Weather vs. Whether: What’s The Difference?

dark blue text "weather vs whether" on light blue background

We’ll weather the weather, whatever the weather, whether we like it or not! This nursery rhyme demonstrates some of the different ways that weather and whether can be used. But what do these words really mean?

In this article, we’ll define the difference between weather and whether and provide tips to help you always remember which one is which.

Quick summary

The word that refers to the conditions of the Earth’s atmosphere—like rain and wind and heat—is weather. You can remember that it’s spelled weather because it describes Earth’s atmospheric conditions. This spelling is also used for the verb that means “to endure a storm or hardship,” as in We’ll do our best to weather these setbacks. The word whether is a conjunction used to introduce two or more alternatives, as in I don’t know whether to turn right or left or Whether or not you’re ready, you have to make a choice.

When to use weather or whether

Weather and whether are homophones—their pronunciation is identical. However, these two words have different meanings.

The word weather is most often used as a noun to refer to the state of the Earth’s atmosphere in terms of conditions such as precipitation, temperature, humidity, air pressure, etc.

Weather is also used as a verb meaning “to expose something to the weather.”

For example: I’m going to weather this wood to give it an antique look.

Weather is also used as a verb in reference to enduring a literal storm, or a metaphorical one, such as a hardship.

For example:

  • We decided to stay and weather the windstorm.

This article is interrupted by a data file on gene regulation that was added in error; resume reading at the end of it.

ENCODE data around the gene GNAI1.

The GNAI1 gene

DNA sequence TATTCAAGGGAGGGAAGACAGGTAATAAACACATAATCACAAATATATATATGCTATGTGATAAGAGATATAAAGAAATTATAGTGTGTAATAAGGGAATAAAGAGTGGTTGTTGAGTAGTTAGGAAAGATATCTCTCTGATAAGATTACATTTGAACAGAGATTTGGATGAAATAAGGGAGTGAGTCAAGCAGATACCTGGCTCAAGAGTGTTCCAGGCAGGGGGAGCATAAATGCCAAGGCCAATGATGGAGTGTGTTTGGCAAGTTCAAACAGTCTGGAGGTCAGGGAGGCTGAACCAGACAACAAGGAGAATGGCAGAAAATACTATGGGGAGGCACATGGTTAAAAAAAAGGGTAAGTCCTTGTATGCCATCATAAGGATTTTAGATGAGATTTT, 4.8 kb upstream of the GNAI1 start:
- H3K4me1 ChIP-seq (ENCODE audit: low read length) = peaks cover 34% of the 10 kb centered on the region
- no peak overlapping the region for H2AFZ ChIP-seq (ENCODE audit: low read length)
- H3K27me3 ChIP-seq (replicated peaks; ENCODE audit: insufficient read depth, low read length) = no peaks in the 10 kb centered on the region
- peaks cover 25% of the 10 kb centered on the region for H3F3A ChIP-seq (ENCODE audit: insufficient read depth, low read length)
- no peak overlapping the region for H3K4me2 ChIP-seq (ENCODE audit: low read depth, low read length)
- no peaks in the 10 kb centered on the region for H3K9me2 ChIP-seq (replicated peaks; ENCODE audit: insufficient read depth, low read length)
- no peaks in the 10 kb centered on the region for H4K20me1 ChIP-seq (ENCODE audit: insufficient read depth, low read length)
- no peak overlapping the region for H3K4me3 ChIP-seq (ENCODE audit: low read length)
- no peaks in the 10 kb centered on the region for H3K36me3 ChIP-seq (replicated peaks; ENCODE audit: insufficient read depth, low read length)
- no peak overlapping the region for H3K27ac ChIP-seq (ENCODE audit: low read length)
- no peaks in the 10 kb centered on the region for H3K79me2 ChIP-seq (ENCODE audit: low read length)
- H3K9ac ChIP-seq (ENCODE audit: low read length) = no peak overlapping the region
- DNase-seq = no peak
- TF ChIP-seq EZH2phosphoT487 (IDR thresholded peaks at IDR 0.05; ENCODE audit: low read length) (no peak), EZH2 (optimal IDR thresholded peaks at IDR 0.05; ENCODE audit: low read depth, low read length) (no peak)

• They weathered the criticism with dignity.

The word whether is a conjunction used to present two or more alternatives.

For example:

  • I can’t decide whether this is a good idea or a bad idea.
  • I don’t think things will change much whether we stay or whether we go.

In the second case, the word whether is repeated as a way of presenting all the alternatives.

Sometimes, only one option or alternative is directly stated when using whether. The other option may be implied or stated by simply using the word not.

For example:

  • He wasn’t sure whether he could have said it any better.
  • She was going to come whether we wanted her to or not.

The word if can mean the same thing as whether and so the word whether can often be replaced with the word if without changing the meaning of a sentence.

For example:

  • Tell me whether you like vanilla or chocolate more.
    → Tell me if you like vanilla or chocolate more.
  • I’m still deciding whether I should buy that car.
    → I’m still deciding if I should buy that car.

When trying to determine which word to use, remember that weather is used as a noun and verb while whether is only used as a conjunction. A tip that may help you differentiate the two words is that we use whether to introduce more than one option and it’s the word with more than one h. Alternatively, you might remember that we use the word weather to describe Earth’s atmospheric conditions.

How many of these wild weather-related words do you know?

Examples of weather and whether used in a sentence

Take a look at some example sentences to test whether or not you’ve learned the difference between weather and whether.

  • The weather today is supposed to be cloudy with a chance of rain.
  • The reinforced houses were designed to weather extremely powerful winds.
  • I wasn’t sure whether the box was stored in the attic or the basement.
  • My dog barges into my room whether I want her to or not.
  • Whether you come in the summer or the winter, the weather on the tropical island is always beautiful!

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